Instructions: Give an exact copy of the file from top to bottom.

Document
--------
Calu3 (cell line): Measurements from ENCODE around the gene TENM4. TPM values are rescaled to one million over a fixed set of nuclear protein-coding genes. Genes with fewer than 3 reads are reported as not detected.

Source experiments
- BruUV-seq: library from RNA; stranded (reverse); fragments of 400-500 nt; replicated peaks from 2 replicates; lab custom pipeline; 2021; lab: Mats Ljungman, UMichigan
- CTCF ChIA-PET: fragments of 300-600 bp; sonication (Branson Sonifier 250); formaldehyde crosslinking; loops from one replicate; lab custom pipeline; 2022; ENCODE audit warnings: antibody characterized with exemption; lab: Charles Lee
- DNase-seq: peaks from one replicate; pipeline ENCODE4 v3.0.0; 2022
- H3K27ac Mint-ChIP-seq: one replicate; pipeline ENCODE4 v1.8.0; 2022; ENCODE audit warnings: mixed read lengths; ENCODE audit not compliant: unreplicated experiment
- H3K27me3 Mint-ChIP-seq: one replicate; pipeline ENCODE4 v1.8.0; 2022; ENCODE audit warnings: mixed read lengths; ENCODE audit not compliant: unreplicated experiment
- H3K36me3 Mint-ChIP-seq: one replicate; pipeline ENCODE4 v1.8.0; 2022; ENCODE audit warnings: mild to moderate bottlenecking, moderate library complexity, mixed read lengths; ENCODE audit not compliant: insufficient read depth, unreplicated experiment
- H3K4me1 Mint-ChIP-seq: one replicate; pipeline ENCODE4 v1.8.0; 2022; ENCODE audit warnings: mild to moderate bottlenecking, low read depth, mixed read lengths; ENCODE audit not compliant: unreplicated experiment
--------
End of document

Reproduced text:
Calu3 (cell line): Measurements from ENCODE around the gene TENM4. TPM values are rescaled to one million over a fixed set of nuclear protein-coding genes. Genes with fewer than 3 reads are reported as not detected.

Source experiments
- BruUV-seq: library from RNA; stranded (reverse); fragments of 400-500 nt; replicated peaks from 2 replicates; lab custom pipeline; 2021; lab: Mats Ljungman, UMichigan
- CTCF ChIA-PET: fragments of 300-600 bp; sonication (Branson Sonifier 250); formaldehyde crosslinking; loops from one replicate; lab custom pipeline; 2022; ENCODE audit warnings: antibody characterized with exemption; lab: Charles Lee
- DNase-seq: peaks from one replicate; pipeline ENCODE4 v3.0.0; 2022
- H3K27ac Mint-ChIP-seq: one replicate; pipeline ENCODE4 v1.8.0; 2022; ENCODE audit warnings: mixed read lengths; ENCODE audit not compliant: unreplicated experiment
- H3K27me3 Mint-ChIP-seq: one replicate; pipeline ENCODE4 v1.8.0; 2022; ENCODE audit warnings: mixed read lengths; ENCODE audit not compliant: unreplicated experiment
- H3K36me3 Mint-ChIP-seq: one replicate; pipeline ENCODE4 v1.8.0; 2022; ENCODE audit warnings: mild to moderate bottlenecking, moderate library complexity, mixed read lengths; ENCODE audit not compliant: insufficient read depth, unreplicated experiment
- H3K4me1 Mint-ChIP-seq: one replicate; pipeline ENCODE4 v1.8.0; 2022; ENCODE audit warnings: mild to moderate bottlenecking, low read depth, mixed read lengths; ENCODE audit not compliant: unreplicated experiment